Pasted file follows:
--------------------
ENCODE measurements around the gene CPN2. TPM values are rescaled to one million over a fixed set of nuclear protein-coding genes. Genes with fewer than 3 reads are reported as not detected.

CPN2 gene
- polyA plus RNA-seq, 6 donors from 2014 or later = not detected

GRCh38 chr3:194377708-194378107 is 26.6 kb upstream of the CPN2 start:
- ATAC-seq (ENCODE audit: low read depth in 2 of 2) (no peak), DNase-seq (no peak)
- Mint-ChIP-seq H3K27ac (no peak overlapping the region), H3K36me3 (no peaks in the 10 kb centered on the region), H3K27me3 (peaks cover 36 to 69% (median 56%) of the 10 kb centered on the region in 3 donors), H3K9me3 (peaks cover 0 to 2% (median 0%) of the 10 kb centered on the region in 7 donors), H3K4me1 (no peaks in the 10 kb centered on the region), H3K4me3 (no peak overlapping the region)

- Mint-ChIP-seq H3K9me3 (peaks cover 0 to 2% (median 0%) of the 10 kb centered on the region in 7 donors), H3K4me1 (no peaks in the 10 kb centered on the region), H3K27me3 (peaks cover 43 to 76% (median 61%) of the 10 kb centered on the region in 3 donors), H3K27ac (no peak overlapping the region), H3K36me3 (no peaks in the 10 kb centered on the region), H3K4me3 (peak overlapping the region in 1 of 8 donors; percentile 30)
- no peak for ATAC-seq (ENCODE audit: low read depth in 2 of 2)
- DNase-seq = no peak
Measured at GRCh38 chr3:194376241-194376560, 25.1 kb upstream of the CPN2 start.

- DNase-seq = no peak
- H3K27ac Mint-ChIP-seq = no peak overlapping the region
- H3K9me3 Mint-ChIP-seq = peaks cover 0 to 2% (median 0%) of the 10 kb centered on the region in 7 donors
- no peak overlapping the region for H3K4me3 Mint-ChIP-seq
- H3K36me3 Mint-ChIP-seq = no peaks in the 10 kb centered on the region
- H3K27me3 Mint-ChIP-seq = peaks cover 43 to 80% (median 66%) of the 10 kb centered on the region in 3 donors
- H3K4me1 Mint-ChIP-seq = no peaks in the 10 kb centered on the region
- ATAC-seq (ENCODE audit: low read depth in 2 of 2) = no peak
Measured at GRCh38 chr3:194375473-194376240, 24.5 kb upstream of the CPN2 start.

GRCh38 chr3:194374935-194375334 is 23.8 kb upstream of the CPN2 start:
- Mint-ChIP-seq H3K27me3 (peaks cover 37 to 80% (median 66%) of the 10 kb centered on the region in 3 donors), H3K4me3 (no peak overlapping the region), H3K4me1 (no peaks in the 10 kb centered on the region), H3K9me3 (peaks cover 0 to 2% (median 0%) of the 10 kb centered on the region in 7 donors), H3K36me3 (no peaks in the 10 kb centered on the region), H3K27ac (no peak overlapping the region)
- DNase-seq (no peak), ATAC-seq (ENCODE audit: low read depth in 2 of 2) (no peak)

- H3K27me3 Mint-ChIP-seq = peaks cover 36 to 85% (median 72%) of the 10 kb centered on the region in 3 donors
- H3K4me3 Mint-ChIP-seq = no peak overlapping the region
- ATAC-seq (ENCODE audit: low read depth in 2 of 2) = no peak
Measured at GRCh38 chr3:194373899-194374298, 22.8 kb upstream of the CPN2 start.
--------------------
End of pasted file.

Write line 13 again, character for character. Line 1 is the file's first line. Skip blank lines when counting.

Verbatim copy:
- H3K9me3 Mint-ChIP-seq = peaks cover 0 to 2% (median 0%) of the 10 kb centered on the region in 7 donors